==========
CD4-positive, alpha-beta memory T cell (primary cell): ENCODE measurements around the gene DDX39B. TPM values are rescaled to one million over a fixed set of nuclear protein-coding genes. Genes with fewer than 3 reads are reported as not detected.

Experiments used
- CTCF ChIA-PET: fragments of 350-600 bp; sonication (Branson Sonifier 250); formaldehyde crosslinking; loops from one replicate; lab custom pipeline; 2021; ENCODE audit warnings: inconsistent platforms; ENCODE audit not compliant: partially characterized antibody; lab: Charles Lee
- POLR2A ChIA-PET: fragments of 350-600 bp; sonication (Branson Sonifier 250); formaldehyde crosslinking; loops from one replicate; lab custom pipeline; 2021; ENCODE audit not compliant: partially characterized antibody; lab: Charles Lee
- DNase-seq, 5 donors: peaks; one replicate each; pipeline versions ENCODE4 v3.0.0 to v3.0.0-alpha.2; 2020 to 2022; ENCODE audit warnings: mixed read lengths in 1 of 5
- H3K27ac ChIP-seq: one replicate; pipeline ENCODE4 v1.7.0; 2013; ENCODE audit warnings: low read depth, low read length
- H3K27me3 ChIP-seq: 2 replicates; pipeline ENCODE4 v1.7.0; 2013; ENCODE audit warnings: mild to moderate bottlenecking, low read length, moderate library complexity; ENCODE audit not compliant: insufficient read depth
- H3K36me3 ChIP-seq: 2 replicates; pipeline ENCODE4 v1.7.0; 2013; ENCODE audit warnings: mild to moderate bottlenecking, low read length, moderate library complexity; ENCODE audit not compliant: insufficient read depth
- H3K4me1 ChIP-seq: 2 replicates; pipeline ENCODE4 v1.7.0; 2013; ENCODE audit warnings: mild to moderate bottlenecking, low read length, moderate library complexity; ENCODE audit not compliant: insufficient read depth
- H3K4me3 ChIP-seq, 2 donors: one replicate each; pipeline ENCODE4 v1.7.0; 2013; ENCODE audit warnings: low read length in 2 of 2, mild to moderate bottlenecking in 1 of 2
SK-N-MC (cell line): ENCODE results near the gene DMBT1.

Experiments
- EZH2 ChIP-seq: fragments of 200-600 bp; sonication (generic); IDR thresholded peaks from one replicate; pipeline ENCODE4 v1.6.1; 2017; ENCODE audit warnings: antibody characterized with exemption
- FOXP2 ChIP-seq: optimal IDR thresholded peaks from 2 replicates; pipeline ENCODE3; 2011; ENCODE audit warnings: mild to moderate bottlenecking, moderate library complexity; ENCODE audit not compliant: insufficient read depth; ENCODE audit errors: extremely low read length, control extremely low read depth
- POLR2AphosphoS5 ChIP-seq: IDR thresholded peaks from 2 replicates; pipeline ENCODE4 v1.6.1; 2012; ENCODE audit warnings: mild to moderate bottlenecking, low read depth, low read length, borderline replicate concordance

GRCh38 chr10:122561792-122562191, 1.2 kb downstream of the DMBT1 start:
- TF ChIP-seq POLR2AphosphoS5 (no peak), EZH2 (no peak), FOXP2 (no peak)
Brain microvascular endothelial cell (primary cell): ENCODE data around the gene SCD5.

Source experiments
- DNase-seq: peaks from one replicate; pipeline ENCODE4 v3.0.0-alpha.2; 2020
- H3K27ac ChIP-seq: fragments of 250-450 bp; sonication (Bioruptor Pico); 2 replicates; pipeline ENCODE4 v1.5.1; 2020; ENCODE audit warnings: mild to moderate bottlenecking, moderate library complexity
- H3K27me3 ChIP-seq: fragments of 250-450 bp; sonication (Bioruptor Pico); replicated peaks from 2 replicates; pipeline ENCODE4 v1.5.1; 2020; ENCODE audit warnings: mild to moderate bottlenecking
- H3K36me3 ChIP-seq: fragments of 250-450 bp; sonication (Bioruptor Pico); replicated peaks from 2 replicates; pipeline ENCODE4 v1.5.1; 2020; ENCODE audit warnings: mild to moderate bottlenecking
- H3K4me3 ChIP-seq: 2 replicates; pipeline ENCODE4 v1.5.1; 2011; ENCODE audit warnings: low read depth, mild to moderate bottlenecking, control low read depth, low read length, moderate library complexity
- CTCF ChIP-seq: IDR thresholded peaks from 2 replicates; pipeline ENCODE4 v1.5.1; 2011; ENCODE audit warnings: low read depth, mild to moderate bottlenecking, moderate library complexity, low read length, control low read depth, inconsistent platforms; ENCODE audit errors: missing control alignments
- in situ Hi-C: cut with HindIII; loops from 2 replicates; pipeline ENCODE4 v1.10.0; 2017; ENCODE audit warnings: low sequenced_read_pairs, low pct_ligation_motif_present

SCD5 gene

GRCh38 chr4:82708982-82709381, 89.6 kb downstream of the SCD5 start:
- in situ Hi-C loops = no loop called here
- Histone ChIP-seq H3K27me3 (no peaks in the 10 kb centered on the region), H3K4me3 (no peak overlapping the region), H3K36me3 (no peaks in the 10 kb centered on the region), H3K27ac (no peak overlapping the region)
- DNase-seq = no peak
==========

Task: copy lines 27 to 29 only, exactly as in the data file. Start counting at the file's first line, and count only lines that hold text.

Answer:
SCD5 gene

GRCh38 chr4:82708982-82709381, 89.6 kb downstream of the SCD5 start:
- in situ Hi-C loops = no loop called here